Brothers and Sisters in Arms Dog Training, Inc. - Training Service Dogs for Active Duty Military and Veterans with PTSD, TBI, and MST
Temperament Testing


About Canine Temperament:

Because of breed-specific dog legislation and negative publicity associated with many breeds of dogs, temperament testing has assumed an important role for today’s dog fancier. The ATTS Temperament Test provides breeders a means for evaluating temperament and gives pet owners insight into their dog’s behavior. It can have an impact on breeding programs and in educating owners about their dog’s behavioral strengths and weaknesses as well as providing a positive influence on dog legislation.
What is temperament? W. Handel, German Police Dog Trainer, in his article, 
 
           “The Psychological Basis of Temperament Testing,” defines temperament as:
The sum total of all inborn and acquired physical and mental traits and talents which determines, forms and regulates behavior in the environment”

The ATTS test focuses on and measures different aspects of temperament such as stability, shyness, aggressiveness, and friendliness as well as the dog’s instinct for protectiveness towards its handler and/or self-preservation in the face of a threat. The test is designed for the betterment of all breeds of dogs and takes into consideration each breed’s inherent tendencies. The test simulates a casual walk through the park or neighborhood where everyday life situations are encountered. During this walk, the dog experiences visual, auditory and tactile stimuli. Neutral, friendly and threatening situations are encountered, calling into play the dog’s ability to distinguish between non-threatening situations and those calling for watchful and protective reactions.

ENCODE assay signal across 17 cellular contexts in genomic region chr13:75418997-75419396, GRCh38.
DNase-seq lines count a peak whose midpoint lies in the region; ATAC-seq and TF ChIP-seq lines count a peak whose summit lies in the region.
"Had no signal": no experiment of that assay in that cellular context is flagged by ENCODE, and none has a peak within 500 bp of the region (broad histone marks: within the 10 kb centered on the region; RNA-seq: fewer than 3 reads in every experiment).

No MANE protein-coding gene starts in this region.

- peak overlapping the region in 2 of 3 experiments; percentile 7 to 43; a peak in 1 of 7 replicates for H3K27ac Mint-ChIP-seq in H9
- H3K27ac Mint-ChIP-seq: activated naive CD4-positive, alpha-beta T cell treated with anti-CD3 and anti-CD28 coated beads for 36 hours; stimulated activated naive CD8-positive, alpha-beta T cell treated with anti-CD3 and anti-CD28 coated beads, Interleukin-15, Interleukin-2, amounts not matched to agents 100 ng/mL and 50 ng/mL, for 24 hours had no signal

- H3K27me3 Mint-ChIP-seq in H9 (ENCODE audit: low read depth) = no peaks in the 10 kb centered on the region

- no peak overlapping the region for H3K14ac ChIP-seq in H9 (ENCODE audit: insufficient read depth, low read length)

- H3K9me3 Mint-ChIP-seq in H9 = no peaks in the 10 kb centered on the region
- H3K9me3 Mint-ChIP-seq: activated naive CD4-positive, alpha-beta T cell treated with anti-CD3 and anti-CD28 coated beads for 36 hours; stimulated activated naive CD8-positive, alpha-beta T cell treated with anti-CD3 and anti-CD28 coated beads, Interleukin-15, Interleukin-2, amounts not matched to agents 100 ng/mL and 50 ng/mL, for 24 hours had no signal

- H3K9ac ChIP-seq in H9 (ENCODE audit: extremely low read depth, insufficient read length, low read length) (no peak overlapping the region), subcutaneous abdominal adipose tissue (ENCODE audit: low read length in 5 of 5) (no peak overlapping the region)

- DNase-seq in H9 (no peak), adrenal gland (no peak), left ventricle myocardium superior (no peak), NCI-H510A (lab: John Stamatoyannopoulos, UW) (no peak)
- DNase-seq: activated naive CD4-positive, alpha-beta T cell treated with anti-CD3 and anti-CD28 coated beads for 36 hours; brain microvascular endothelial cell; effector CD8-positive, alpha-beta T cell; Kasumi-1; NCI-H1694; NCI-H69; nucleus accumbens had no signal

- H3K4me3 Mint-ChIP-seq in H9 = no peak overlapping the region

Dogs must be at least 18 months old to enter this test. The test takes about eight to 12 minutes to complete. The dog is on a loose six-foot (6′) lead. The handler is not allowed to talk to the dog, give commands, or give corrections. Failure on any part of the test is recognized when a dog shows:

  • Unprovoked aggression
  • Panic without recovery
  • Strong avoidance

The ATTS Temperament Test consists of ten subtests divided into five subcategories:   Behavior Toward Strangers
Objective: To measure the dog’s reaction to strangers in a non-threatening situation.   

Subtest 1: Neutral stranger
A stranger to the dog approaches the handler, shakes hands with the handler and engages the handler in a brief conversation, ignoring the dog.
The purpose of this subtest is to evaluate the dog’s reaction to passive socialization and the dog’s protective instinct.

Subtest 2: Friendly stranger
A stranger to the dog approaches happily and briskly, is very friendly to the dog and pets the dog.
The purpose of this subtest is to evaluate the dog’s active social skills.

Reaction to Auditory Stimuli
Objective: To measure the dog’s reaction to auditory stimuli and the dog’s investigative behavior.

Subtest 3: Hidden Noise